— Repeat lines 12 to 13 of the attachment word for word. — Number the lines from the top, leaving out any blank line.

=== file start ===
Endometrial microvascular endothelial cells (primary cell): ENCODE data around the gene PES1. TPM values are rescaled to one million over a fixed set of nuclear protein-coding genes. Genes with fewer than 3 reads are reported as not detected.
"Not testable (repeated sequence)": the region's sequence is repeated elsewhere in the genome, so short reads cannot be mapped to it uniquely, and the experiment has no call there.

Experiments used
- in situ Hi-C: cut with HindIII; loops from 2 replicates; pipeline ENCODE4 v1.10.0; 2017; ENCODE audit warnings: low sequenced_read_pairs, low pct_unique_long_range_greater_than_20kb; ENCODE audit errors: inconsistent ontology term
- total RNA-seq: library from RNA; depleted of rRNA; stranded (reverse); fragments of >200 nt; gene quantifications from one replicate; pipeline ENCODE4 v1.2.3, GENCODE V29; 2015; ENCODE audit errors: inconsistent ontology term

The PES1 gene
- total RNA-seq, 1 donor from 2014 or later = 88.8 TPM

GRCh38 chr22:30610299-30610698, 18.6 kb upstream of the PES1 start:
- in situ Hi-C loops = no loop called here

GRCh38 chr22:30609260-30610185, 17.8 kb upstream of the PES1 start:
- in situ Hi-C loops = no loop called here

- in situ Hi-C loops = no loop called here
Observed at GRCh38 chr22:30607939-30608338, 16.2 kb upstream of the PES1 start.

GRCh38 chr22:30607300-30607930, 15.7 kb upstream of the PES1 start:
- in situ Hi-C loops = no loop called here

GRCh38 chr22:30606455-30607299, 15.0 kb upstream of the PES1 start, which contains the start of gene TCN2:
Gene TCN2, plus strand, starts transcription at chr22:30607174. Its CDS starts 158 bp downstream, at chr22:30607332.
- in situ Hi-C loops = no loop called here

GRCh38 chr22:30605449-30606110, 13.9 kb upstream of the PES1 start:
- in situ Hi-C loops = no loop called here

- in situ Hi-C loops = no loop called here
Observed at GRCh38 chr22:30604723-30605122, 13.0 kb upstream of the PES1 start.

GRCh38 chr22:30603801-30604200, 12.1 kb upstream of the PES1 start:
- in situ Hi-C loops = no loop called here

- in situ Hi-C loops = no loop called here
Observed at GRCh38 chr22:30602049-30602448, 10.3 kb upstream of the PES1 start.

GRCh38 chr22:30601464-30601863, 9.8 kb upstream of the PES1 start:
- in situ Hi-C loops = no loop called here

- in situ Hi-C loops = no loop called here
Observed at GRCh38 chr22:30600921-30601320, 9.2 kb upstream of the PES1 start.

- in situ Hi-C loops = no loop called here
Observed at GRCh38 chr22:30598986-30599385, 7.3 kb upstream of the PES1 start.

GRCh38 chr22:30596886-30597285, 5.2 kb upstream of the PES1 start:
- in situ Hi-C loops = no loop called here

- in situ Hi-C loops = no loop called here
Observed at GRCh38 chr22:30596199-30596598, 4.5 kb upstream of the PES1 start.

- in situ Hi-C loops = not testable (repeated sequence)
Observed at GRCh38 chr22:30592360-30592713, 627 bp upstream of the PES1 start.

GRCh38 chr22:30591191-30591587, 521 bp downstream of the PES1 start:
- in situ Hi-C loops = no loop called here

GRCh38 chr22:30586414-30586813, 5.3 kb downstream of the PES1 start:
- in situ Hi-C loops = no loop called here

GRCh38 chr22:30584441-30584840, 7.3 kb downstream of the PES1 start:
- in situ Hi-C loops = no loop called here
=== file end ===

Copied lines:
- in situ Hi-C loops = no loop called here
Observed at GRCh38 chr22:30607939-30608338, 16.2 kb upstream of the PES1 start.